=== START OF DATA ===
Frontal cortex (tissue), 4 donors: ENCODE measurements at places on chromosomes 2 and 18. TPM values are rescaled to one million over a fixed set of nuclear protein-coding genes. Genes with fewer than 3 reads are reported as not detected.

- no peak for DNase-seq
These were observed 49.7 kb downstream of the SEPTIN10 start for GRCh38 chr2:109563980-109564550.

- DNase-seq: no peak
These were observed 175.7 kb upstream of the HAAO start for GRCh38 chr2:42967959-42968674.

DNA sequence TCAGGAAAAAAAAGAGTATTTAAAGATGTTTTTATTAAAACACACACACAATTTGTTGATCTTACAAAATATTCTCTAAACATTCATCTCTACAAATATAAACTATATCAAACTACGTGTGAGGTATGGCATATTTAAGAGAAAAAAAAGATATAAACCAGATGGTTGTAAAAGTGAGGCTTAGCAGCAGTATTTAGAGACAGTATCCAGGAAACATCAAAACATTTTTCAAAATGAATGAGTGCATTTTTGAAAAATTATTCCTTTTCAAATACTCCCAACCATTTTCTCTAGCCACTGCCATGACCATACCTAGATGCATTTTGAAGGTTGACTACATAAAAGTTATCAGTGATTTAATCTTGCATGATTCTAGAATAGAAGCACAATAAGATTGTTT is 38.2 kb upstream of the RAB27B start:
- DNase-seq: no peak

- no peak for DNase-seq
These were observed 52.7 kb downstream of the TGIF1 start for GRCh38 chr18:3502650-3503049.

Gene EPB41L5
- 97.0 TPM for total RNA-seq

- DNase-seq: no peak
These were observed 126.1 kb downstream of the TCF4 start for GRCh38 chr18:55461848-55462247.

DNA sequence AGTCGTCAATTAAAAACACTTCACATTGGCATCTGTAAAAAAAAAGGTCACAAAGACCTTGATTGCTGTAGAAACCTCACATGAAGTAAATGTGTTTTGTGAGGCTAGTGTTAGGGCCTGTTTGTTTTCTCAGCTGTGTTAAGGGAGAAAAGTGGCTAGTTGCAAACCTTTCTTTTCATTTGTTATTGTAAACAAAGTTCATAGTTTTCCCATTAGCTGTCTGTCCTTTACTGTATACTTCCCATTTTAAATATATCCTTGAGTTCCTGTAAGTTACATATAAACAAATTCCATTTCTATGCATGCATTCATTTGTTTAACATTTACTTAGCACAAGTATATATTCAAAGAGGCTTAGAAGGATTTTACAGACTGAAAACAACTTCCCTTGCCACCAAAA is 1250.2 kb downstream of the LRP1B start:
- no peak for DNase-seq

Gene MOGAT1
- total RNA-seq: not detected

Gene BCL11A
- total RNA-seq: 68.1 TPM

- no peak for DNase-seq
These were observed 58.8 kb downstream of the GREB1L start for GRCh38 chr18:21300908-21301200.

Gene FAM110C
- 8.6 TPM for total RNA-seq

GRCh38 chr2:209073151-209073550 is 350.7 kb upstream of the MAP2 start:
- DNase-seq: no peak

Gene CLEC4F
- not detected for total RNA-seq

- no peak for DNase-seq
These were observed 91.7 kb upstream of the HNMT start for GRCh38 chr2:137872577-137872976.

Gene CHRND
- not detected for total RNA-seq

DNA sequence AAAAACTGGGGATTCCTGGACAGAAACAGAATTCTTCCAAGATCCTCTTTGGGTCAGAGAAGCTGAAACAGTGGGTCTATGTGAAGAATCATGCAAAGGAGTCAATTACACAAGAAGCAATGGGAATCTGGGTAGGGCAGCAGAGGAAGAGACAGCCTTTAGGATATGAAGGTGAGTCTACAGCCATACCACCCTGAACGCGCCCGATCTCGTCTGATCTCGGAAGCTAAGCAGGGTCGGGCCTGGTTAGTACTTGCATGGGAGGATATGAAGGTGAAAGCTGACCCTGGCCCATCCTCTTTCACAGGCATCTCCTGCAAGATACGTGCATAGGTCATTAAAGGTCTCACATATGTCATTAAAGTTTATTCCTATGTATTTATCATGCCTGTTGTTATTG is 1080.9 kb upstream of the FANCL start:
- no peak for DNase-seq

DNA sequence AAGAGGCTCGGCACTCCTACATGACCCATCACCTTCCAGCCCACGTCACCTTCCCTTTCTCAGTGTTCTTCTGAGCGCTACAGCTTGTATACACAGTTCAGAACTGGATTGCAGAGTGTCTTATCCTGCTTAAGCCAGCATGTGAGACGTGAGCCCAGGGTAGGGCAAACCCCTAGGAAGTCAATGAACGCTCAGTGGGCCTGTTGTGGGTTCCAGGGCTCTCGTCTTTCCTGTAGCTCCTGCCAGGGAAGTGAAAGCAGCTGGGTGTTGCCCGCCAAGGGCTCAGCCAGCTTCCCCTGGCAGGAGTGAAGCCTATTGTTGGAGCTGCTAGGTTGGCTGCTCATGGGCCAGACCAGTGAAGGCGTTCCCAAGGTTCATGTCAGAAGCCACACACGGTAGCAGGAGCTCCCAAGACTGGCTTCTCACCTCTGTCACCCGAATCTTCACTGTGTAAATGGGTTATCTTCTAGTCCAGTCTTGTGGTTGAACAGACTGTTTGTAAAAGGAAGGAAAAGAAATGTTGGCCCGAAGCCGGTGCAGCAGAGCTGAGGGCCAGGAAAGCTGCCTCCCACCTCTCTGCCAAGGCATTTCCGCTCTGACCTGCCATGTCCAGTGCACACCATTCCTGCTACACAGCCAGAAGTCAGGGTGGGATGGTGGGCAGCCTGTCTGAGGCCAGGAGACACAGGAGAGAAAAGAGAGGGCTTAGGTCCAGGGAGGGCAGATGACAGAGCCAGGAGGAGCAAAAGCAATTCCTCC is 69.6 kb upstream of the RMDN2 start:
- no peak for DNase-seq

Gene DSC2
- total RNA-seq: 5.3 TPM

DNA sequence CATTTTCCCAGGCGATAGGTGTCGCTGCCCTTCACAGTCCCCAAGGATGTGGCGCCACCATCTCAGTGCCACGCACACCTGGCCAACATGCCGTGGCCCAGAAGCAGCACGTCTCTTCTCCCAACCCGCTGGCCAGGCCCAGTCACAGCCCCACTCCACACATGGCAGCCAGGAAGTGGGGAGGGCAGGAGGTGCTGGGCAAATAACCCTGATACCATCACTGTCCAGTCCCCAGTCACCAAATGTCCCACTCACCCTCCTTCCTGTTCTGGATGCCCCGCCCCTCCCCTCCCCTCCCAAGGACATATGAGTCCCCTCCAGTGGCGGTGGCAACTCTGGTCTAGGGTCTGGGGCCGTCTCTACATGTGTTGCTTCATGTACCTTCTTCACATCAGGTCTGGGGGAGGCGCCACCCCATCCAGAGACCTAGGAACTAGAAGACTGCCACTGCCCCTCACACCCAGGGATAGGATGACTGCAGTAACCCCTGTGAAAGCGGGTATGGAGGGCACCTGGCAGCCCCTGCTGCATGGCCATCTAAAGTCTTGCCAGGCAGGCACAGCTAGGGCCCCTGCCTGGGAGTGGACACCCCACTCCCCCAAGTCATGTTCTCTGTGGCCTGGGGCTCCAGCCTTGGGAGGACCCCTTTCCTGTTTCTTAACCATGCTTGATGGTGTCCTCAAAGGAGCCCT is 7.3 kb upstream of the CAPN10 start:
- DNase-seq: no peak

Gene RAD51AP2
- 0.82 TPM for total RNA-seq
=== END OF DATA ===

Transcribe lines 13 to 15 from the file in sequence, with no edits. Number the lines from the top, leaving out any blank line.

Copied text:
These were observed 126.1 kb downstream of the TCF4 start for GRCh38 chr18:55461848-55462247.

DNA sequence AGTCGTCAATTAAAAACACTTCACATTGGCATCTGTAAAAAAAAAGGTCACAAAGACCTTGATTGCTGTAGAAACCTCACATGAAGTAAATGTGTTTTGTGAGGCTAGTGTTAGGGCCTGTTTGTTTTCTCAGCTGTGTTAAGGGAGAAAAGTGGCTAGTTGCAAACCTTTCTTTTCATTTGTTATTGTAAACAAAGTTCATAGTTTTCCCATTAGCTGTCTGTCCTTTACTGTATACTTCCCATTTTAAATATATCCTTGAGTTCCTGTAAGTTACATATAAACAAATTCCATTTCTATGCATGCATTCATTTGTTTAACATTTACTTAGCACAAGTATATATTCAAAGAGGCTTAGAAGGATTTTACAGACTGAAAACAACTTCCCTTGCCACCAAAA is 1250.2 kb downstream of the LRP1B start:
- no peak for DNase-seq